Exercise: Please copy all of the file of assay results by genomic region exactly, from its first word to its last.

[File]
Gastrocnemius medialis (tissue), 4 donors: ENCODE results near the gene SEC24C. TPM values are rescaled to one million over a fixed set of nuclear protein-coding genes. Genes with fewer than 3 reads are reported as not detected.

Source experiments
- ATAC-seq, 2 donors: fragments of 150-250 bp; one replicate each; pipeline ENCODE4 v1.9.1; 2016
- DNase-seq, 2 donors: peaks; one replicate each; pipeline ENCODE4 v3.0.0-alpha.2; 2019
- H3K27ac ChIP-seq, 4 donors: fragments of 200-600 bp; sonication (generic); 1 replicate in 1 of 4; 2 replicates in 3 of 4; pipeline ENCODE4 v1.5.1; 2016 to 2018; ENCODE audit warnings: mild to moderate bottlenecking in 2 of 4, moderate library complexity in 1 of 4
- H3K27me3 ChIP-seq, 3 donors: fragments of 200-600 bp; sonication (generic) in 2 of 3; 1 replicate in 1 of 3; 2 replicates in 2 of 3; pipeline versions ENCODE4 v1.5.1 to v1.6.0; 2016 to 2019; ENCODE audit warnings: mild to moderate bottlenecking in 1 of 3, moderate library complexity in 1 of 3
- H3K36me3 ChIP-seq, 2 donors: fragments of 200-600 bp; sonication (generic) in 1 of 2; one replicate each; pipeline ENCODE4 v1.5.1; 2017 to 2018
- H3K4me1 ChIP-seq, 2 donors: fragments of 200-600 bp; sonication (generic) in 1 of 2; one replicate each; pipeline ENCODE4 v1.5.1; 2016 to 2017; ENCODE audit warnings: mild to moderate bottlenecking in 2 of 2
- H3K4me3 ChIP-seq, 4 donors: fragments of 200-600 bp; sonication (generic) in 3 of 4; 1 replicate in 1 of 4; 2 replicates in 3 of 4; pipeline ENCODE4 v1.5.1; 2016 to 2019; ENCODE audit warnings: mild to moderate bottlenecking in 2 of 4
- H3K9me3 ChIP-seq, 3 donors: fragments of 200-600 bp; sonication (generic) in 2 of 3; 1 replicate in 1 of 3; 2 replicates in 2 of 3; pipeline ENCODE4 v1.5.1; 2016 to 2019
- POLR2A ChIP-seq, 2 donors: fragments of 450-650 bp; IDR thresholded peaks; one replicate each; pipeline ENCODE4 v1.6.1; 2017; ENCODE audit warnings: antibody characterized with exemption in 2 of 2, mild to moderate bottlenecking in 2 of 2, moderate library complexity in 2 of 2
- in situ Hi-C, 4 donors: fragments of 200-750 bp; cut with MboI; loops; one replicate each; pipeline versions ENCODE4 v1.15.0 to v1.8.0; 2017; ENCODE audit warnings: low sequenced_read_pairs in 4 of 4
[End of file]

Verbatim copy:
Gastrocnemius medialis (tissue), 4 donors: ENCODE results near the gene SEC24C. TPM values are rescaled to one million over a fixed set of nuclear protein-coding genes. Genes with fewer than 3 reads are reported as not detected.

Source experiments
- ATAC-seq, 2 donors: fragments of 150-250 bp; one replicate each; pipeline ENCODE4 v1.9.1; 2016
- DNase-seq, 2 donors: peaks; one replicate each; pipeline ENCODE4 v3.0.0-alpha.2; 2019
- H3K27ac ChIP-seq, 4 donors: fragments of 200-600 bp; sonication (generic); 1 replicate in 1 of 4; 2 replicates in 3 of 4; pipeline ENCODE4 v1.5.1; 2016 to 2018; ENCODE audit warnings: mild to moderate bottlenecking in 2 of 4, moderate library complexity in 1 of 4
- H3K27me3 ChIP-seq, 3 donors: fragments of 200-600 bp; sonication (generic) in 2 of 3; 1 replicate in 1 of 3; 2 replicates in 2 of 3; pipeline versions ENCODE4 v1.5.1 to v1.6.0; 2016 to 2019; ENCODE audit warnings: mild to moderate bottlenecking in 1 of 3, moderate library complexity in 1 of 3
- H3K36me3 ChIP-seq, 2 donors: fragments of 200-600 bp; sonication (generic) in 1 of 2; one replicate each; pipeline ENCODE4 v1.5.1; 2017 to 2018
- H3K4me1 ChIP-seq, 2 donors: fragments of 200-600 bp; sonication (generic) in 1 of 2; one replicate each; pipeline ENCODE4 v1.5.1; 2016 to 2017; ENCODE audit warnings: mild to moderate bottlenecking in 2 of 2
- H3K4me3 ChIP-seq, 4 donors: fragments of 200-600 bp; sonication (generic) in 3 of 4; 1 replicate in 1 of 4; 2 replicates in 3 of 4; pipeline ENCODE4 v1.5.1; 2016 to 2019; ENCODE audit warnings: mild to moderate bottlenecking in 2 of 4
- H3K9me3 ChIP-seq, 3 donors: fragments of 200-600 bp; sonication (generic) in 2 of 3; 1 replicate in 1 of 3; 2 replicates in 2 of 3; pipeline ENCODE4 v1.5.1; 2016 to 2019
- POLR2A ChIP-seq, 2 donors: fragments of 450-650 bp; IDR thresholded peaks; one replicate each; pipeline ENCODE4 v1.6.1; 2017; ENCODE audit warnings: antibody characterized with exemption in 2 of 2, mild to moderate bottlenecking in 2 of 2, moderate library complexity in 2 of 2
- in situ Hi-C, 4 donors: fragments of 200-750 bp; cut with MboI; loops; one replicate each; pipeline versions ENCODE4 v1.15.0 to v1.8.0; 2017; ENCODE audit warnings: low sequenced_read_pairs in 4 of 4